WASHINGTON, D.C. — In a recent Senate Finance Committee markup of the Better Mental Health Care, Lower-Cost Drugs, and Extenders Act, Senator Elizabeth Warren (D-Mass.) emphasized the importance of prioritizing hearing health for seniors and enhancing transparency in Medicare Advantage.
During the session, she secured commitments from Senate Finance Committee leadership to address these issues in future legislative packages.
Medicare Audiology Access Improvement Act
In July, Senator Warren, along with Senators Rand Paul (R-Ky.) and Chuck Grassley (R-Iowa), introduced the Medicare Audiology Access Improvement Act. This legislation aims to ensure that seniors and individuals with disabilities covered by Medicare have access to a comprehensive range of hearing and balance health care services.
The proposed law would empower licensed audiologists, operating in all 50 states and U.S. territories, including the District of Columbia, to deliver services within their scope of practice.
“There is significant research demonstrating the link between hearing health and mental well-being. In our efforts to bolster support for seniors’ mental health and acuity, we must include access to healthcare addressing hearing and balance disorders.”
–Senator Elizabeth Warren (D-Mass.)
During committee markup, Senator Warren highlighted the correlation between hearing health and mental health, underscoring the potential for untreated hearing loss to lead to depression, anxiety, loneliness, and even dementia,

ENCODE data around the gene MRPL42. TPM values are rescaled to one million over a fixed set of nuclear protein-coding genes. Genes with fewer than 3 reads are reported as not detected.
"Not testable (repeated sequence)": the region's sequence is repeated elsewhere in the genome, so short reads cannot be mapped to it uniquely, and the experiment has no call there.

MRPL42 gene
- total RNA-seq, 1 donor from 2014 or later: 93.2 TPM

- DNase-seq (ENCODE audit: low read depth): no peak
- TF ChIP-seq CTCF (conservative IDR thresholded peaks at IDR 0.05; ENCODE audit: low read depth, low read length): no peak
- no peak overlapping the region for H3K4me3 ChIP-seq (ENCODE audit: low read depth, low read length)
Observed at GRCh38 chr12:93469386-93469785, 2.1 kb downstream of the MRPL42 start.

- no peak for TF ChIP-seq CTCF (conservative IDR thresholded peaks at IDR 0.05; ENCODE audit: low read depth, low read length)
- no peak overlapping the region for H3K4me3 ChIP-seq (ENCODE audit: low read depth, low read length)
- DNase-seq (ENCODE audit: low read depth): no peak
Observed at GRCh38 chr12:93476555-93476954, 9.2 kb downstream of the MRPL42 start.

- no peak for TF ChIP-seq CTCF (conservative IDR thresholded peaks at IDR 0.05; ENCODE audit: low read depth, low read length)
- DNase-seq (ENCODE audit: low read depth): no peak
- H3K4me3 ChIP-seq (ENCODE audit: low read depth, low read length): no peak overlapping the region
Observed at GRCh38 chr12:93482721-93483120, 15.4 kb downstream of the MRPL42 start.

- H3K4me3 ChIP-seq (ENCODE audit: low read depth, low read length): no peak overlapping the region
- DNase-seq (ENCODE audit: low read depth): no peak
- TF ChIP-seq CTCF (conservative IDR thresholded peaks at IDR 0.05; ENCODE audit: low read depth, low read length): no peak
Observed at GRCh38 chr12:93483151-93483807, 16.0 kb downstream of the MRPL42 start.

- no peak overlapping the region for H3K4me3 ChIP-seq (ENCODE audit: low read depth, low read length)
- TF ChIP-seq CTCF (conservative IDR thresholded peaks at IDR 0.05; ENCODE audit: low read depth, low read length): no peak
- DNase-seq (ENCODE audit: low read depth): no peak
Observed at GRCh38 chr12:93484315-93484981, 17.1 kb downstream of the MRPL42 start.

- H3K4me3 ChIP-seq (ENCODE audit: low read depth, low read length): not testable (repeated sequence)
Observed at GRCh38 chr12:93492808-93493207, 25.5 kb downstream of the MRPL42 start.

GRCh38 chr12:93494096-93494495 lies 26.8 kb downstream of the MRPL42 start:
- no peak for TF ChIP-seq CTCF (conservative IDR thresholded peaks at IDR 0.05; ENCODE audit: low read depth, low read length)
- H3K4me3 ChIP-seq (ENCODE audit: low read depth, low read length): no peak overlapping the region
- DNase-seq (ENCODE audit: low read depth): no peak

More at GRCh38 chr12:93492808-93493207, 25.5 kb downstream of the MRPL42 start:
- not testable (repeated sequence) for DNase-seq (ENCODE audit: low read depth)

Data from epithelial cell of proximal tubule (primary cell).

She noted the substantial research linking hearing health with mental health and cited the following statistics:
- Untreated hearing loss has been shown to lead to depression, anxiety, loneliness, and social isolation.
- Studies also suggest that hearing loss may be one of the greatest risk factors for developing dementia.
- Seniors with hearing loss experience cognitive decline up to 40 percent faster than those with normal hearing, and
- Older adults with moderate or severe hearing loss are three and five times more likely, respectively, to develop dementia.
The Medicare Audiology Access Improvement Act attempts to address these concerns by allowing audiologists to offer services covered by Medicare, promoting comprehensive hearing and balance care for beneficiaries.
Commitments to Support MAAIA Efforts
During the committee markup, Senator Warren sought a commitment from the Committee’s Chairman and Ranking Member to collaborate on advancing the bipartisan Medicare Audiology Access Improvement Act in future legislative efforts.
Senator Ron Wyden and Senator Mike Crapo expressed support for addressing the issue of hearing health for seniors. Senator Wyden acknowledged the limited coverage for hearing services under Medicare and affirmed the need to work collaboratively on a solution.
“You know, I was just trying to get from the staff a little bit of an update on what is actually out there now. Other than the cochlear implants, there is very little. I will just tell my colleagues a 10 second story. When I taught gerontology and got a few hundred dollars coming in to do the Gray Panthers, I would give an exam what Medicare covered, and people would always say it’s only half a loaf because it does not cover hearing and many other kinds of services.”
–Senator Ron Wyden (D-OR)
Senator Warren concluded the discussion by emphasizing the necessity of prioritizing hearing health for seniors, suggesting an expansion of Medicare hearing coverage. She urged, at the very least, ensuring that Medicare beneficiaries can easily access the complete array of hearing services already covered by the program.
Source: Office of Sen. Elizabeth Warren